Let me back up a little. A couple of posts back, I started to write about Frank Herbert’s classic science fiction novel, Dune. And, continuing in the same aforementioned sheepish vein, I must confess I got a little sidetracked… in the same way the Pacific contains a little water. Doesn’t usually happen, he said solemnly, nodding sagely, listening all the while to the guffaws of his students who are all too familiar with the old man’s tangential thinking.
(And actually, if you want to know, the whole Dune thing was prompted by my discovery of an ancient copy of the sequel, Children of Dune, while cleaning out my classroom bookcases in preparation for a Certain Major Event, to be discussed another day. Discovery? you ask, furrowing your brows. Are you one of those types who doesn’t know what’s in your own classroom? Well, not usually. In my defence, I didn’t put the book there, you see; it must have been originally laid down by the previous tenant, who for reasons best known to her evidently declined to take it with her when she left, so I just sort of inherited it, and… never mind. You don’t want to know. I get it.)
What I originally wanted to comment on was the richness of the first novel’s characters. (I felt book two and on got progressively murkier and more convoluted, and I eventually lost interest. So authors, take heed: keep your writing clean, clear, crisp and unconvoluted --- and keep all those Shakespearean asides detailing characters’ innermost thoughts to an absolute minimum.)
To start at the very beginning (a very good place to start!), there was the protagonist, Paul Atreides. Which gives rise to another take-heed/tangent, authors: if you’re going to give characters all sorts of original, unusual names and likewise bestow place locations with same, for the love of readability, sanity and the literacy gods --- not necessarily in that order --- please consider providing a pronunciation guide. Don’t get me wrong: bestowing original, unusual names is a fine and many-splendoured thing, because naming your heroic protagonist Fred is not especially heroic (with due apologies to Freds of the world). But if you want people pronouncing names as you intended them pronounced, provide a guide. I did, at the end of my novel, Gryphon’s Heir. In fact, I had quite a lot of fun with it, turning it into an annotated guide that became a quasi-appendix. I didn’t want readers providing their own well-intentioned but mangled pronunciations to beloved names I was crystal-clear about. And no, it’s got nothing to do with being a control freak. Atreides is a perfect example of what I’m talking about. When I read the book, I pronounced it AH-tree-ides. Then the film came along, and they pronounced it ah-TRAY-ah-dees. Cripes, what’s a young aficionado to do?
(Same thing with Lord of the Rings. I thought it was Izzen-guard, but Jackson had Middle-Earthians say it as Eye-zen-guard. I ask you, what’s canon? Sheesh.)
Anyway, back to Paul Atreides. Nicely structured protagonist. Young, male, destined for great things, yadda, yadda, yadda. The characters around him actually provided much of the richness:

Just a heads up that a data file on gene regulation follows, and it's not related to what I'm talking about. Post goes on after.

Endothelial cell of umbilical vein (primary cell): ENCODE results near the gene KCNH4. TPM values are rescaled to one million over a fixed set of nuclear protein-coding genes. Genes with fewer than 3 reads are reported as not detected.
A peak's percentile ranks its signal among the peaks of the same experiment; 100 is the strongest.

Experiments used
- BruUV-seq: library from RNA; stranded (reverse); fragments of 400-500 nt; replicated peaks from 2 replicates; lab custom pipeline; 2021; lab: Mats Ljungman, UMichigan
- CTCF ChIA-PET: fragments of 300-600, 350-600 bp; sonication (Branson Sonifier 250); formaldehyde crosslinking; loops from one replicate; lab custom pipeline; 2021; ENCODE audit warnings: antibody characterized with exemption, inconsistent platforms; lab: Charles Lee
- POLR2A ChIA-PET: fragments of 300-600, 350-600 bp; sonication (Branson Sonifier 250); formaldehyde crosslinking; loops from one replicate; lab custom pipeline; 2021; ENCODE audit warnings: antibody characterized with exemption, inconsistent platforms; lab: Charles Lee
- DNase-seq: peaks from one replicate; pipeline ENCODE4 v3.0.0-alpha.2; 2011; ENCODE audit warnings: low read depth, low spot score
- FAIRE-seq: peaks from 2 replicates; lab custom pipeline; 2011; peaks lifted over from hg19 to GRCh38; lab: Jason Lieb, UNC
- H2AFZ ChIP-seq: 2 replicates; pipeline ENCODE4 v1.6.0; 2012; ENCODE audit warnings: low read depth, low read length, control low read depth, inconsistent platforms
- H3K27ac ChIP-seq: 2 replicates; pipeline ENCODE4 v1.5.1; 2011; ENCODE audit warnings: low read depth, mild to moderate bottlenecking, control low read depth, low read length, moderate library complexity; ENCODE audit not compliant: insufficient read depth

-His parents, Duke Leto and consort, Lady Jessica. Not exactly married, but somehow that doesn’t make Paul illegitimate. Some tension between them because she belongs to a weird religious order called the Bene Gesserit, which is obsessed with controlling marriages in order to produce a perfect genetic line. She was directed by them to produce a daughter in her relationship with Leto, but begat a son instead because she knew he wanted one, which is an interesting sub-plot all on its own, quite apart from a woman being consciously able to choose her child’s gender.
-Thufir Hawat, Paul’s aged mentor. A mentat, sort of a human computer. Interesting concept in a society that’s deliberately chosen to limit the development of AI, because, like Stephan Hawking and Elon Musk, it has apparently realized the existential threat uncontrolled AI poses to our future.
-Duncan Idaho, Sword Master and Gurney Halleck, musician and warrior, two of Leto’s retainers and mentors/quasi-friends to Paul.
-Dr. Yueh, the Atreides physician with Imperial conditioning that’s supposed to make him incapable of betraying Leto. Which, of course, means the antagonist has found a way to make him betray Leto.
-Speaking of antagonists, the Baron Harkonnen, a grotesque villain with a personal grudge against Leto and big plans to bring him down; and his younger nephew, Feyd, who tolerates Uncle’s creepy excesses but appears to have plans of his own. (Older nephew has the charming nickname of Beast Rabban.)
-Piter de Vries, Baron Harkonnen’s mentat, addicted to drugs but effective and efficient in spite of that.
-Stilgar, leader of a rag-tag guerilla group called the Fremen, who exist on a desert world named Arrakis which is where most of the novel’s conflict takes place.
-Dr. Kynes, Imperial Arrakis planetologist; supposedly neutral, but aware the Atreides are walking into a trap when they come there… and against his better judgement, sympathetic to them.
Annnnd a host of others. They were all intricately interwoven with each other, and --- this is my point about them --- so memorable that I generated the list above almost entirely from memory, as it’s been several decades since I actually picked up the book. (The 1984 David Lynch film I found disappointing, by the way, and I haven’t seen the TV miniseries.)
The ultimate benefit is that, with characters so richly painted, as a writer, you almost don’t have to do much in the way of plotting: just put them all together and record their interactions.
There; I’m Dune with it, laddies and lassies. (Sorry. Awful pun.)